Editor's Pick

Marcel Wanders Embraces His Dark Side


Marcel Wanders expresses a rarely seen side of his personality in his first-ever solo gallery exhibition, “Marcel Wanders: Portraits,” on view at Friedman Benda until April 6. Top: The “Athanasius” series of video portraits, 2016, shows dead flowers mutating into faces. All photos courtesy of Friedman Benda and Marcel Wanders Studio

The exhibition title “Marcel Wanders: Portraits” sounds straightforward enough. But Wanders, the world-famous Dutch designer, is known for a sensual, searching approach that is predicated on visual surprises. And in this show, on view at New York’s Friedman Benda gallery until April 9, he has made a hard left toward moodier works that are more fine art than functional.

These are Dutch portraits all right, but they won’t be confused with anything by Frans Hals. There’s a sinister rocking chair with a touch of S&M about it (Tempter, 2016) and a series of large, amoeba-like mirrors (Dysmorphophobia 1, 2 and 3, 2015–16). The “Athanasius” series of video portraits from 2016 shows dead flowers transforming into faces. “At some point, I decided I needed another part of myself communicated,” says Wanders, 52. “I had been presenting a character that was not my complete self.”

Perhaps not, but it was a successful self indeed. Wanders gained massive fame in his 30s, first, and most lastingly, with the 1996 Knotted Chair, a beguiling carbon-fiber creation, made with the Dutch collective Droog Design, that seemed to be fabricated from strands of rope. Then came the simple, appealing and distinctive Egg and Sponge Vases. Global dominance soon followed, including hotel design — notably 2008’s Mondrian in South Beach, Miami — and corporate partnerships with brands like Alessi that continue to this day through Marcel Wanders Studio, which he founded in Amsterdam. He also cofounded the successful design label Moooi in 2001.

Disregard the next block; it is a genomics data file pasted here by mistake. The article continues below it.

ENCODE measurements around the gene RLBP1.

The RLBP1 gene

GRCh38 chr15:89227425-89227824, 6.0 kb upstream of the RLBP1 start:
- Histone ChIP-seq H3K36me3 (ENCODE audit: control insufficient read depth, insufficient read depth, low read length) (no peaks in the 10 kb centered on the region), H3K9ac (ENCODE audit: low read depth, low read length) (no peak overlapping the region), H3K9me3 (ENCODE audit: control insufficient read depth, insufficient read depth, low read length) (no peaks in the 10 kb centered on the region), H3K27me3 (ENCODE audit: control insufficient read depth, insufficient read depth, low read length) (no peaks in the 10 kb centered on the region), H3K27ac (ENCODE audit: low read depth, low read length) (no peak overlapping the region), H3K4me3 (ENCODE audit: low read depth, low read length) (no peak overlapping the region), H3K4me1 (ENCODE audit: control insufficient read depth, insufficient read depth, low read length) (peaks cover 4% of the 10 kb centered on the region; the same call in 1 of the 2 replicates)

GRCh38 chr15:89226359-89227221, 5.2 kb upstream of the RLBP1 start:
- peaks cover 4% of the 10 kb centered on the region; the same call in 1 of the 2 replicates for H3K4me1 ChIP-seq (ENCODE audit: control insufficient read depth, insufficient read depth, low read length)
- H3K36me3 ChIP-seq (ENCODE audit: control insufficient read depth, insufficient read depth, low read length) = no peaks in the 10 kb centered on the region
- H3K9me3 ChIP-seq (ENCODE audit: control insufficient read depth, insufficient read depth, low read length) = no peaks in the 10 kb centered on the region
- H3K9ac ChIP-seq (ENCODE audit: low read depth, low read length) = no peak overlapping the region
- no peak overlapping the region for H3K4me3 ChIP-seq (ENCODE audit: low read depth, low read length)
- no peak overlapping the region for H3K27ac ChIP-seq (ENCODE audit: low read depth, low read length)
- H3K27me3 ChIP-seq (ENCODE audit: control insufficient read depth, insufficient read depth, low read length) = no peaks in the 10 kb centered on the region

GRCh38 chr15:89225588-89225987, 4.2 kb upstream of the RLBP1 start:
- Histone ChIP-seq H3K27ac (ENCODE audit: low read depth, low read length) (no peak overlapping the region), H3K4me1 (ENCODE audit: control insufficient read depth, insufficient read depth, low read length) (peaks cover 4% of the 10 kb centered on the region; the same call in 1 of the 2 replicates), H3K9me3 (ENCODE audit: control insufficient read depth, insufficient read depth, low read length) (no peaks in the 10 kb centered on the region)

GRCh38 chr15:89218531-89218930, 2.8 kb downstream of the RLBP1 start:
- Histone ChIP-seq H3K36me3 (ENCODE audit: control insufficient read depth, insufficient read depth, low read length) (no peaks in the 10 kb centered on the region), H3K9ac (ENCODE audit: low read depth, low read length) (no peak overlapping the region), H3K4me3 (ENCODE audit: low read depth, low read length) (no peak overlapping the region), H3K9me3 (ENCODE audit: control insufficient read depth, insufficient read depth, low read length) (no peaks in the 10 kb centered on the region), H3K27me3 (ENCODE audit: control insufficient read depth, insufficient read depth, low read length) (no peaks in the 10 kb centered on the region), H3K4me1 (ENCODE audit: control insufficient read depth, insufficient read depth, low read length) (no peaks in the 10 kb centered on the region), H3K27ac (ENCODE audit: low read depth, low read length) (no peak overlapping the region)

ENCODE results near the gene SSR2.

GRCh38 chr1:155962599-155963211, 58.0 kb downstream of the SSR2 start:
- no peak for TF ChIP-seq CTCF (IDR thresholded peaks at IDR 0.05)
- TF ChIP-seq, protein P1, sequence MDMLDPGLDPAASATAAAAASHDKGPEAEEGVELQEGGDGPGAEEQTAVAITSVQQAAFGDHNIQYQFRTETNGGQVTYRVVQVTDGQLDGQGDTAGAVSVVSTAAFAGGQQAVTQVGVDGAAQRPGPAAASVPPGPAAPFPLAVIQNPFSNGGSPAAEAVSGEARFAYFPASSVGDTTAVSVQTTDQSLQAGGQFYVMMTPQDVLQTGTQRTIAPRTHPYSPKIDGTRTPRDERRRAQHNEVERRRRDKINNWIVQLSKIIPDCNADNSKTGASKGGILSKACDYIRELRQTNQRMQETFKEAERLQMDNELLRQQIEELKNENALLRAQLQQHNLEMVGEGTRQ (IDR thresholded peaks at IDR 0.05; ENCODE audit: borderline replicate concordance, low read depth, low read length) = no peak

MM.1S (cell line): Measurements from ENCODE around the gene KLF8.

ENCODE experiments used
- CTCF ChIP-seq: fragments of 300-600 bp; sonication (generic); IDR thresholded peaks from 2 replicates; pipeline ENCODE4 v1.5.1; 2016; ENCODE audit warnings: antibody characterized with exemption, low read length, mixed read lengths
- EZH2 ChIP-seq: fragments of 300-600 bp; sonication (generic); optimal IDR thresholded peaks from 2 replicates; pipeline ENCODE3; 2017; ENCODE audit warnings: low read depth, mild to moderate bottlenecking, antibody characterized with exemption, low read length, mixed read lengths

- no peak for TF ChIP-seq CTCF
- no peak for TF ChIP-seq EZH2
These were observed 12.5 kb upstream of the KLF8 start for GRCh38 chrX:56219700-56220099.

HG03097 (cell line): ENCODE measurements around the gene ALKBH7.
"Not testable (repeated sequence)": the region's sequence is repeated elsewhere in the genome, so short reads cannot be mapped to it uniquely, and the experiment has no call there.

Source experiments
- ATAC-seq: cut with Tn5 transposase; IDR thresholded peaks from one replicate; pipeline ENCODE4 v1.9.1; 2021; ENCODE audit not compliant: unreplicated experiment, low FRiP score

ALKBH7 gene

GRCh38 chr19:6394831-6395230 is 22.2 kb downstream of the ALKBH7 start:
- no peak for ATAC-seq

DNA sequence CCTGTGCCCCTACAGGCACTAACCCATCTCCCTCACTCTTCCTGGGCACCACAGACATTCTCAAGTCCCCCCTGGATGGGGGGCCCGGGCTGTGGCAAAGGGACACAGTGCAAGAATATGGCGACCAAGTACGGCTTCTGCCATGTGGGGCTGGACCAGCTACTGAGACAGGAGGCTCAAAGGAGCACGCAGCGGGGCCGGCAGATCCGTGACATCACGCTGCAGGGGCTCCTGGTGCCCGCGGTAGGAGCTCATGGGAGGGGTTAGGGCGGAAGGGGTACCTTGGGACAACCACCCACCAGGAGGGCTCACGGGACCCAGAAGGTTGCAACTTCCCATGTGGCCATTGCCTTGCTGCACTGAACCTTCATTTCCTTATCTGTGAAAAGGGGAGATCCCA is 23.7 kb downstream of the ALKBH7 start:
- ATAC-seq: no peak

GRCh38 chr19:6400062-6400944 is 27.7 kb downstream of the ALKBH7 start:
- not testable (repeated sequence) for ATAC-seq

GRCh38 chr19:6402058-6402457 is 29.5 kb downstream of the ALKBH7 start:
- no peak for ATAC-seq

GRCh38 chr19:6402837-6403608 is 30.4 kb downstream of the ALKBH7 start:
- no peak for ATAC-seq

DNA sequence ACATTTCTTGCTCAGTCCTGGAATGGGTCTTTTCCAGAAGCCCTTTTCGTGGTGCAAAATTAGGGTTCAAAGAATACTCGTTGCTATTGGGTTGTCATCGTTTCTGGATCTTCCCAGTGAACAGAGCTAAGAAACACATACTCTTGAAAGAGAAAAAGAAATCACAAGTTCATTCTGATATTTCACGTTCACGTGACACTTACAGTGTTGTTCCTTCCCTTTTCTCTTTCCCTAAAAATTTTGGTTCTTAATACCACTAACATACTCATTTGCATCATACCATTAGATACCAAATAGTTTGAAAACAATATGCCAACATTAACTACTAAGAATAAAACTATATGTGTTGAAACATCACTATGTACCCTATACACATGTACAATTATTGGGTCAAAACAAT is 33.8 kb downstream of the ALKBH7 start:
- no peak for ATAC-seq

“These are subjects that are more personal and harder to put on the back of a corn flakes box,” Wanders says of the works in his current exhibition. Phoebe 3, 2013 (above), is a light fixture made of spinnaker cloth and nylon.

Marcel Wanders Studio has some 60 staffers working on 10 to 15 design partnerships at any given time and one big interior design project every year. But Wanders is, well, wandering, giving himself a chance to explore new horizons. Last year, he lived in San Francisco; this year he’s moving to Milan. “If I am in Amsterdam, in the studio, I am always disrupting the process,” he says. “I am kind of annoying. The staffers are super happy I am not there!”

A big part of his time is spent creating works like the 24 pieces now at Friedman Benda. It’s his first exhibition with the gallery, and his first show of this kind anywhere. “These are subjects that are more personal and harder to put on the back of a corn flakes box,” he says.

The ultra-spooky “Athanasius” videos definitely won’t be partnering anytime soon with Kellogg’s, or FTD florists for that matter. “It has been made from death, but it comes alive,” Wanders says of the series, which is beautifully composed and full of subtly modulated colors. “There’s a sense of nostalgia that serves the work.”